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Re: What will incentivize deployment of explicit proxies?

From: Willy Tarreau <w@1wt.eu>
Date: Tue, 3 Dec 2013 12:18:58 +0100
To: "William Chan (?????????)" <willchan@chromium.org>
Cc: HTTP Working Group <ietf-http-wg@w3.org>
Message-ID: <20131203111858.GB23298@1wt.eu>
Hi William,

On Tue, Dec 03, 2013 at 03:03:02AM -0800, William Chan (?????????) wrote:
> > There are several use cases. First, explicit proxies commonly require
> > authentication. This cannot be *cleanly* done using MITM, you generally
> > have to hack with cookies and redirects, and it's often not compatible
> > with a number of browser plug-ins or even software updates.
> >
> 
> Sorry, I'm having difficulty understanding this case. Can you explain
> further? Just to be clear, what I was describing above was a transition
> process.

Yes of course, no problem.

> I tried to highlight known existing proxy deployments and tried to
> see how the new proposals would fit in. Can you explain what this use case
> you're describing is more precisely, how it's solved (perhaps poorly!)
> today, and how one of the new proposals have the appropriate incentives
> from the various players to adopt it? When you say requires authentication,
> to me that is a configured proxy that a browser is already aware of.

The issue is that currently we don't have the ability to use proxies over
TLS. So in places where using the proxy requires some authentication, it
is not acceptable to pass proxy credentials in clear text. Thus you have
the awful dance consisting in redirecting to the auth URL, and assigning
a cookie for the site being visited. The same awful mechanism is usable
for both explicit and intercepting proxies since the proxy auth is not
used at all there.

Standard proxy authentication (where the browser is aware of the proxy's
presence and sends the credentials with all requests) is clean and reliable
and totally avoids the issue above, but provides no confidentiality.

> If
> it's already configured, then the browser already has the functionality to
> talk to it, and the client administrator already has the power to configure
> the client browser to speak to the proxy, and could already install MITM
> certs (which I assume is what happens today).

Yes but here I'm only talking about user authentication which already is a
problem and is slowing down adoption of external proxies as well.

> I suspect I got something
> wrong in that understanding, so please correct me. I'm trying to understand
> what would motivate an administrator who already has control over the
> client devices and the proxy deployment to want to switch to an explicit
> proxy instead.

Again, intercepting proxies cause a lot of trouble. I've been running an
obsolete flash plugin in Firefox 3.6 under windows in a corporate environment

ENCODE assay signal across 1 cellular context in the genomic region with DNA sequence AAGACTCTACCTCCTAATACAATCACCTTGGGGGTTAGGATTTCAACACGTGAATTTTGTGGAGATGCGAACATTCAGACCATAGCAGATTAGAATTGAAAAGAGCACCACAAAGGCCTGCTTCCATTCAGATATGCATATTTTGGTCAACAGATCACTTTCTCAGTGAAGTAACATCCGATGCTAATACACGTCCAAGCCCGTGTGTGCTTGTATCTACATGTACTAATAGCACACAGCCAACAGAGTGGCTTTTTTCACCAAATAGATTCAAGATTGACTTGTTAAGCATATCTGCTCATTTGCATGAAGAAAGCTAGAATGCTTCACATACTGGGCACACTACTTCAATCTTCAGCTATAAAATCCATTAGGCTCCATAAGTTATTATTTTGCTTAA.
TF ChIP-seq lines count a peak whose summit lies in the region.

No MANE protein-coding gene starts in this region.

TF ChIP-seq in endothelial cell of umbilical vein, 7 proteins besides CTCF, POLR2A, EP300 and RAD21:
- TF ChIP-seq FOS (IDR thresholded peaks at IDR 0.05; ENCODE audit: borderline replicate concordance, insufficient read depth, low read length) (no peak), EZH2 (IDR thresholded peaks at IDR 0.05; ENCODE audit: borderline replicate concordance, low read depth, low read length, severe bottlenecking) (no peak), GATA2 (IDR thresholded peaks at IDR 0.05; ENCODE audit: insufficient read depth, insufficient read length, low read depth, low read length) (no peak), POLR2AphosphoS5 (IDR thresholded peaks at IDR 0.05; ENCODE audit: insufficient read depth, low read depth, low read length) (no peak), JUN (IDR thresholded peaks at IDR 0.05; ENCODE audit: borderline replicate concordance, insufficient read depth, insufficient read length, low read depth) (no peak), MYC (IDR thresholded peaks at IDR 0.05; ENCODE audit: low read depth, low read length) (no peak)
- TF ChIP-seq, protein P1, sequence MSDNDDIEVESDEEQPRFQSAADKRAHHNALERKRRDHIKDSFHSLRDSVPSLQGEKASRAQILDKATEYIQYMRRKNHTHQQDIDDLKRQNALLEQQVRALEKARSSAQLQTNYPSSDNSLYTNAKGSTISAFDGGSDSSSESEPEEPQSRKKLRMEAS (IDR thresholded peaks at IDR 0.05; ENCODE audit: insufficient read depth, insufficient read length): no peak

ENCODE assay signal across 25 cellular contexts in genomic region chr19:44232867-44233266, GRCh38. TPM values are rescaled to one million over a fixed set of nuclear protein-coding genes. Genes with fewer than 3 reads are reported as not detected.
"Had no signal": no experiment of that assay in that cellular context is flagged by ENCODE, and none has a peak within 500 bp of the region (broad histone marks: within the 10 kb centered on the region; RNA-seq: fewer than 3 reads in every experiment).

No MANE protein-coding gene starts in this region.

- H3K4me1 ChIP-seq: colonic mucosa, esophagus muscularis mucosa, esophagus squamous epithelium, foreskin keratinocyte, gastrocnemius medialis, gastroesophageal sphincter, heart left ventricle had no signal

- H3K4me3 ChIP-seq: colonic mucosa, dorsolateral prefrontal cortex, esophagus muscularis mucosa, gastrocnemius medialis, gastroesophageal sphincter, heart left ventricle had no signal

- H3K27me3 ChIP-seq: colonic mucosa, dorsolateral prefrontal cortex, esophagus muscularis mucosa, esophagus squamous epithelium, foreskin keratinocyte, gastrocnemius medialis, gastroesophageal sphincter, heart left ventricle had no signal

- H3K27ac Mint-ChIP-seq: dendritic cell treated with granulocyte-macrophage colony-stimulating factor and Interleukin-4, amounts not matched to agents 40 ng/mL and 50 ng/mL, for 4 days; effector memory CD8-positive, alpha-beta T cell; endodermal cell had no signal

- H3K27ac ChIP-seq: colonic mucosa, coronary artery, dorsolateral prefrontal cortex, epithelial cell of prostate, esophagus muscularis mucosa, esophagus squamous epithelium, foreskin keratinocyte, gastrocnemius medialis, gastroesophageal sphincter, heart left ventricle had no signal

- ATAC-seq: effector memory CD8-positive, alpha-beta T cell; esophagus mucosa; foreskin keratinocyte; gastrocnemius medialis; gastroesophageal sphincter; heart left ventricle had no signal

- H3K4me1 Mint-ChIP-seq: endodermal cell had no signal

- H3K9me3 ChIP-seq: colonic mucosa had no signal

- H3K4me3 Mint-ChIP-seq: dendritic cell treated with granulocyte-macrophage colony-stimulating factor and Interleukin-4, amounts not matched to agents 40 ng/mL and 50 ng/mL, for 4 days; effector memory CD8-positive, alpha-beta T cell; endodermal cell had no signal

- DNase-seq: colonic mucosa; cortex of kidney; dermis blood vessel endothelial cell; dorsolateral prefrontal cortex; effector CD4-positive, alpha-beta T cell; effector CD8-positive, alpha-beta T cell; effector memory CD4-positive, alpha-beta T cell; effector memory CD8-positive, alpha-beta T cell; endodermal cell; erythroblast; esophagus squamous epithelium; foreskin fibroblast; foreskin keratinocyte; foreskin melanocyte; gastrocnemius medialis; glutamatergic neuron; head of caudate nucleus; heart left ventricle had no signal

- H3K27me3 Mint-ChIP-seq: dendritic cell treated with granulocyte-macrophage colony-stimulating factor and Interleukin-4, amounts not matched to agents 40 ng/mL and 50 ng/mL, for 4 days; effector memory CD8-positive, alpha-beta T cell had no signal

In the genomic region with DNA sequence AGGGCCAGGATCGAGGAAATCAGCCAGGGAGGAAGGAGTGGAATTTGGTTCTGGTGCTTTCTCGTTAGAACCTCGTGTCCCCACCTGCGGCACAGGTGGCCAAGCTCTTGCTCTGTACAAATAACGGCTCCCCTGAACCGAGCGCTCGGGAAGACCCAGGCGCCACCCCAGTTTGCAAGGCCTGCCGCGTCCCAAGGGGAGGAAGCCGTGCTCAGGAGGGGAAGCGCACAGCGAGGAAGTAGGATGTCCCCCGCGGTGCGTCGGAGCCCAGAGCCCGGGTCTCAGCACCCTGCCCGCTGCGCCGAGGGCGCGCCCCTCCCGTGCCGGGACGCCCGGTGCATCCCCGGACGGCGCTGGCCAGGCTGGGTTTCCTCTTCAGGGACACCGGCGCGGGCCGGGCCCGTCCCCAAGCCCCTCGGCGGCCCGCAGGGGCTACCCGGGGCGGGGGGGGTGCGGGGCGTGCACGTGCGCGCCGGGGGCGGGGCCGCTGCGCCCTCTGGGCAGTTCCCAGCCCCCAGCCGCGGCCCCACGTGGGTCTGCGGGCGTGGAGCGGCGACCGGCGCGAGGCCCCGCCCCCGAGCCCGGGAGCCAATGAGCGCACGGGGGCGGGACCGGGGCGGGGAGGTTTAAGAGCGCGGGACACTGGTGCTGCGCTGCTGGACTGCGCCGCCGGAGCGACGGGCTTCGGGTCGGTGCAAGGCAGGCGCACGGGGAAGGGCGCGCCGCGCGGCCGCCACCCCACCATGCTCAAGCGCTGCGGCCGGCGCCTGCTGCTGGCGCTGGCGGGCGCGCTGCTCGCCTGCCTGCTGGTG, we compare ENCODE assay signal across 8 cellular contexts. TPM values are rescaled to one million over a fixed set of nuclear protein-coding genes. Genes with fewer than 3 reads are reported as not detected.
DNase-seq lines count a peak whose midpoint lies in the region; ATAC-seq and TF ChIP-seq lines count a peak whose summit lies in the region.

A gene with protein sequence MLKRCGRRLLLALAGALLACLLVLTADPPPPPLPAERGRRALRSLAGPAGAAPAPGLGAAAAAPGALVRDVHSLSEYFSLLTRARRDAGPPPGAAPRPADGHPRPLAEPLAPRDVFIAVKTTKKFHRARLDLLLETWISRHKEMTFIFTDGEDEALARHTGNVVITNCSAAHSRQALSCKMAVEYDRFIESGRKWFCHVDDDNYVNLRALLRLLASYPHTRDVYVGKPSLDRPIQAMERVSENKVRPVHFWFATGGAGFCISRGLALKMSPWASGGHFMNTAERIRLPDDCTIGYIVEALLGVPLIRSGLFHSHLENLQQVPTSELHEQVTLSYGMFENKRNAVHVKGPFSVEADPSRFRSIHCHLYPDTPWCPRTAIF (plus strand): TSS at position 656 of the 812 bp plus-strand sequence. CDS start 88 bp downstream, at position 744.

just because I couldn't upgrade it there. Upon every start it said "your
version is obsolete, please upgrade", and when I clicked on the upgrade
link it said "cannot connect".

What happens is that in order to avoid credentials to pass in clear, the
proxy first gets your request. It sees it doesn't contain a specific cookie,
so it responds with a 302 to an https login page. You enter your login/passwd
there (there are variants with http pop-up and 401 but that's the same). Then
in response it gives you a URL pointing to the original site and an argument
in the query string to identify you. Your browser then follows this second
redirect, the proxy detects the argument and sends you a cookie in response
with a redirect to the original URL. Then your browser finally goes to that
URL with the cookie delivered by the proxy.

And for each new host you visit, you have no cookie so the browser does that
awful dance over and over. There are variants but you basically get the idea.
Once you're on a site, you can browse it without problem as long as the cookie
remains valid for the proxy.

As you can see in this process, no explicit proxy features are used, what is
important is that the request reaches the proxy. The difference will happen
on https because explicit proxies will be able to forward CONNECT requests
that match the white list without delivering a fake SSL cert, while an
intercepting proxy cannot do that.

Users experience a lot of issues with these methods. Some CSS sometimes
appear broken, some images as well. Sometimes you can't see some videos,
etc... It all depends at what step you're required to authenticate and
when your browser will correctly follow the dual-redirect dance and let
you enter your credentials.

So the admin's goal here is just to get rid of end users complaints and
trouble to upgrade deployed software by simply setting up an explicit
proxy with native proxy auth, which all products support. But this is
only acceptable if this proxy is used over an encrypted channel because
of the credentials.

(...)
> Just to be clear, if all we're talking about is a configured HTTPS proxy,
> as opposed to existing configured HTTP/SOCKS proxies, then I totally see
> the incentive for it. The browser<=>proxy connection is not secured and
> it'd be nice to secure it. I guess I was lumping in the "trusted" bit too
> that I see in lots of proposals.

In my opinion, explicit proxies only have a future with HTTPS now, and
they will definitely be useful and will solve a number of issues users
face today.

Regards,
willy
Received on Tuesday, 3 December 2013 11:19:22 UTC

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